The daunting internship or job interview; it’s so intimidating in part because it requires that you communicate the essence of your personality to the interviewer in a very short amount of time. What’s an easy and effective way to make a lasting impression? Your interview wardrobe.

I have friends applying to internships and jobs across a variety of fields. The industry to which you’re applying has a large influence on your choice of outfit. No matter the internship or job, there is always an opportunity to put a unique spin and make a statement with your wardrobe.

For finance and similar positions, simple and professional is the industry standard. This style often manifests itself in a traditional black or gray suit, but there are still ways to set yourself apart even when conformity seems to be encouraged. Being unique is a simple way to be remembered amongst the swarms of other black and gray suits.

An easy way to stand out is to make sure that your suit fits correctly, for both men and women. It’s fairly obvious when a suit is too big in the shoulders or the pants are too long. For men, the tie can become a tool for creating personal style. The color and length of the tie are both things that contribute to a sharp look. Women can choose texturally interesting blouses to break up the simplicity of the rest of the suit while standing out in an appropriate way.

For other types of interviews, especially those in creative industries, having an outfit more representative of your personal style is especially important. Although some interviews won’t require suits, it’s still important to dress professionally. This might mean wearing a fitted blazer and trendy blouse. However, feel free to get creatve with your outfit, by wearing a statement piece of jewelry or playing with more daring colors.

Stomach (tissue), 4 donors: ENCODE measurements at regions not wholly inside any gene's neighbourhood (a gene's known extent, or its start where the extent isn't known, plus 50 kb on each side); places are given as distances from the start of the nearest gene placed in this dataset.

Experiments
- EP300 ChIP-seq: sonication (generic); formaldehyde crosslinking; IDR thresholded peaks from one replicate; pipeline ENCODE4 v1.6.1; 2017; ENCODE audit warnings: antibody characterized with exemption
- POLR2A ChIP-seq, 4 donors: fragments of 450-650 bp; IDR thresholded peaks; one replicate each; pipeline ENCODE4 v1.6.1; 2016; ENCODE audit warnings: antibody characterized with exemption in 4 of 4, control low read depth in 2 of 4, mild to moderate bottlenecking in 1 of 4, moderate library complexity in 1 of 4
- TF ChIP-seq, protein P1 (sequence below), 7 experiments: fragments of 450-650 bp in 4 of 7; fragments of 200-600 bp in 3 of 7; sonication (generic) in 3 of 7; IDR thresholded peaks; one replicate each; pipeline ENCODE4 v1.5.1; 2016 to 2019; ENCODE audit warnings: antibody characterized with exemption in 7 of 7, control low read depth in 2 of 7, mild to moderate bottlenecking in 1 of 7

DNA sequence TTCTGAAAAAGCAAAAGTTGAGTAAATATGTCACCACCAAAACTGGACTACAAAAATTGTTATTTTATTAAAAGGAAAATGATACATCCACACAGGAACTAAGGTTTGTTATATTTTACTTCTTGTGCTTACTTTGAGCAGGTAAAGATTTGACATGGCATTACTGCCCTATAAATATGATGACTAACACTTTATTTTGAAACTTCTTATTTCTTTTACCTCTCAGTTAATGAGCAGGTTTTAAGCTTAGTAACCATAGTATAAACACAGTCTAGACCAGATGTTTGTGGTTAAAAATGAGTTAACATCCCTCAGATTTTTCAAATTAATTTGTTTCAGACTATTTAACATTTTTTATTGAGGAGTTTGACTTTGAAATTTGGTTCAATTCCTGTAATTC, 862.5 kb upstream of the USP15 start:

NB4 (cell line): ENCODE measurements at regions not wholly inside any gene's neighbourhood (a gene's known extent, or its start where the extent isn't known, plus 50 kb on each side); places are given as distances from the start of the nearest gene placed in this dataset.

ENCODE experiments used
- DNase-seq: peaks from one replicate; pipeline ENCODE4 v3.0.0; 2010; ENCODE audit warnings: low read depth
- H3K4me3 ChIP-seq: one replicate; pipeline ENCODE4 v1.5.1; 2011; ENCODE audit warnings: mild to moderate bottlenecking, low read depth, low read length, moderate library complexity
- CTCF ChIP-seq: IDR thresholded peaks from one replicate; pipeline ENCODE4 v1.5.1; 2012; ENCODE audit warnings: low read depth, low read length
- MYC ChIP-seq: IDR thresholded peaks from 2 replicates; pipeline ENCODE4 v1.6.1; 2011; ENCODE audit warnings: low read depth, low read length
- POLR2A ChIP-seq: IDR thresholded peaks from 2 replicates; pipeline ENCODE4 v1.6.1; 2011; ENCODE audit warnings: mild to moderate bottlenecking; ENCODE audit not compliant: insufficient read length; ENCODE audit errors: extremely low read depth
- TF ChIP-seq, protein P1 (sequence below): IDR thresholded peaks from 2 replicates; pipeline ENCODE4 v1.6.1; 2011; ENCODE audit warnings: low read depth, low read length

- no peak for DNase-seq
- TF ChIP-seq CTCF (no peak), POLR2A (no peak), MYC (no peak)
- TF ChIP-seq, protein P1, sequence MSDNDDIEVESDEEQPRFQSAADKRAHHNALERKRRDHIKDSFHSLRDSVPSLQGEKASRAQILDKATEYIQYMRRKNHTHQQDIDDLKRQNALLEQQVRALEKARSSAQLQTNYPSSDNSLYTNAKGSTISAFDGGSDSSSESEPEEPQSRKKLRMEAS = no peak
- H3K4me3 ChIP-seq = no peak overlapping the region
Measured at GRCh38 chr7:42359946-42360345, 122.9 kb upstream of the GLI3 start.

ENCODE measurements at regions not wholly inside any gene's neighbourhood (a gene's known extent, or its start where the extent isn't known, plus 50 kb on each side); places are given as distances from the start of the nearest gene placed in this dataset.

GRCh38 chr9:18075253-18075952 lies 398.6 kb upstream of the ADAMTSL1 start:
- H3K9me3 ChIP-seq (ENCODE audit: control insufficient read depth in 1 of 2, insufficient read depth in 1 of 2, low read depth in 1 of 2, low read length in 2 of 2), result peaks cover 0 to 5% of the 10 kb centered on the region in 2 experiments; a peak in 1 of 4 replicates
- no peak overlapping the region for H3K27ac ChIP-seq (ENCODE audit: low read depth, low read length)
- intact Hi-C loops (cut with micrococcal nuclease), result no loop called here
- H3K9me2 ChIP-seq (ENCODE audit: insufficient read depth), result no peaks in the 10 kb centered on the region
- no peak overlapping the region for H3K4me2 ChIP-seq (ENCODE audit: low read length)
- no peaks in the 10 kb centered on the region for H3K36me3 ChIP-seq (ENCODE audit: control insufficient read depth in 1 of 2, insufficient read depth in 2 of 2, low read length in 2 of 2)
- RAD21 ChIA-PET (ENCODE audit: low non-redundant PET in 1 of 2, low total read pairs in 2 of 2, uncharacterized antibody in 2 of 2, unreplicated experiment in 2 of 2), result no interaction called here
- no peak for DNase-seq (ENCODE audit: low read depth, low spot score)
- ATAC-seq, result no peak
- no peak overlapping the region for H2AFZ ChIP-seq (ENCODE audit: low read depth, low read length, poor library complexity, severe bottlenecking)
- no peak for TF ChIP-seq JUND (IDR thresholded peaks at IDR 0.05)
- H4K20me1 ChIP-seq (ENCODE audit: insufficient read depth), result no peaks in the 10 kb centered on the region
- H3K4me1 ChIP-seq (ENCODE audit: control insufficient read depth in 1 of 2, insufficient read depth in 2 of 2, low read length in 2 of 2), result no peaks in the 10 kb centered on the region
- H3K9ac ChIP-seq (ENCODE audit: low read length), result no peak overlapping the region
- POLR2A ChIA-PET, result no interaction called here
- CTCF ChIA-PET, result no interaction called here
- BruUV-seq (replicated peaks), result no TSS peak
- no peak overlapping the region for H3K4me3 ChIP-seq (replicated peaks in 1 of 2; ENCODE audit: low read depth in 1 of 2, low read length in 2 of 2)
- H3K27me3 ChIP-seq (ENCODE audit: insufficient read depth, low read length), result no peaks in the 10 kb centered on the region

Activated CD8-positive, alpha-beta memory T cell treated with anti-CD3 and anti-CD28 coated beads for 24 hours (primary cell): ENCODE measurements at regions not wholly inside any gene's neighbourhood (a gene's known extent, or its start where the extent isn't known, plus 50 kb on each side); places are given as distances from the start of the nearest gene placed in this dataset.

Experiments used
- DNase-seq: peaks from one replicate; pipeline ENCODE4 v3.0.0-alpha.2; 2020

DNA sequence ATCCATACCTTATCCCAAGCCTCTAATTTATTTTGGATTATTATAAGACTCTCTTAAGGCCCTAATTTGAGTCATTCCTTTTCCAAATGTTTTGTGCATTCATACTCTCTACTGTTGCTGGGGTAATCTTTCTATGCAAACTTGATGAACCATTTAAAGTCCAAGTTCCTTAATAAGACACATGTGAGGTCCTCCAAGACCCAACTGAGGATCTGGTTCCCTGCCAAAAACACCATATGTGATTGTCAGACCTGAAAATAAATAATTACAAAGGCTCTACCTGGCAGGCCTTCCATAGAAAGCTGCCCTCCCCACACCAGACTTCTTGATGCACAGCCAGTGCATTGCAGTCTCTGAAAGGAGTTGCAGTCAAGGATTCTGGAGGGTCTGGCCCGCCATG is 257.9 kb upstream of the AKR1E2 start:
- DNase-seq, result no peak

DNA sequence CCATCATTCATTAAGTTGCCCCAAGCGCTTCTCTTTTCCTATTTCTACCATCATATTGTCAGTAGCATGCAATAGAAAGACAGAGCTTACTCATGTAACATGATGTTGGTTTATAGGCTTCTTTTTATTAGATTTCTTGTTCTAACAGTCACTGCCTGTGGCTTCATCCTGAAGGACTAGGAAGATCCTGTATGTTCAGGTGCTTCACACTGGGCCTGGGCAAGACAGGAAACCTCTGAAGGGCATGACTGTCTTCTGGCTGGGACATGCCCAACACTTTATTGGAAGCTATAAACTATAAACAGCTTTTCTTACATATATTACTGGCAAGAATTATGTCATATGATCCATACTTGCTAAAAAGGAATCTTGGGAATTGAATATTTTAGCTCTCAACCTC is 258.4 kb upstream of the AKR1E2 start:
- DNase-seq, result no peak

Yet, not all industries or companies are equal. Many dress codes offer a glimpse into the company’s culture. At Google, for example, the relaxed work atmosphere favors more casual dress. While you should research the company before the interview, use what you find to help determine what type of outfit would work best during an interview. Make sure that your outfit represents the culture of the company you’re interviewing with and yourself as an individual.

Last, don’t forget about the shoes — often-neglected articles of clothing that have the potential to make or break an outfit. In finance interviews, shoes are another subtle way to stand out. Instead of going for a plain black shoe, opt for patent leather. Men can use their shoes, and especially their socks, to make an impression. Males should always be sure to wear dress, never athletic, socks and should wear colors appropriate to the rest of their outfit. Women should make sure they can walk normally in their shoes. It’s uncomfortable for both the interviewer and the interviewee when it becomes painfully obvious that shoes don’t fit correctly or are painful to walk in for long distances.

Above all, comfort is key; if you don’t feel comfortable in your interview dress, then how can you expect to be happy working somewhere that requires you to wear that type of outfit every day?

Even though what you wear to an interview is an important and easy way to make a successful first impression, how you act in your interview outfit is more important. Both your outfit and your demeanor should communicate excitement. Your interview outfit should not only represent the company’s brand but also the individual brand you’ve spent your life developing. Make sure your interviewer knows how you, as an individual, not just a suit-wearing, job-seeking person, will benefit the company if hired.

Brooke Berger is a junior in the College. THE 20-SOMETHING TRANSITION appears every other Friday in the guide.

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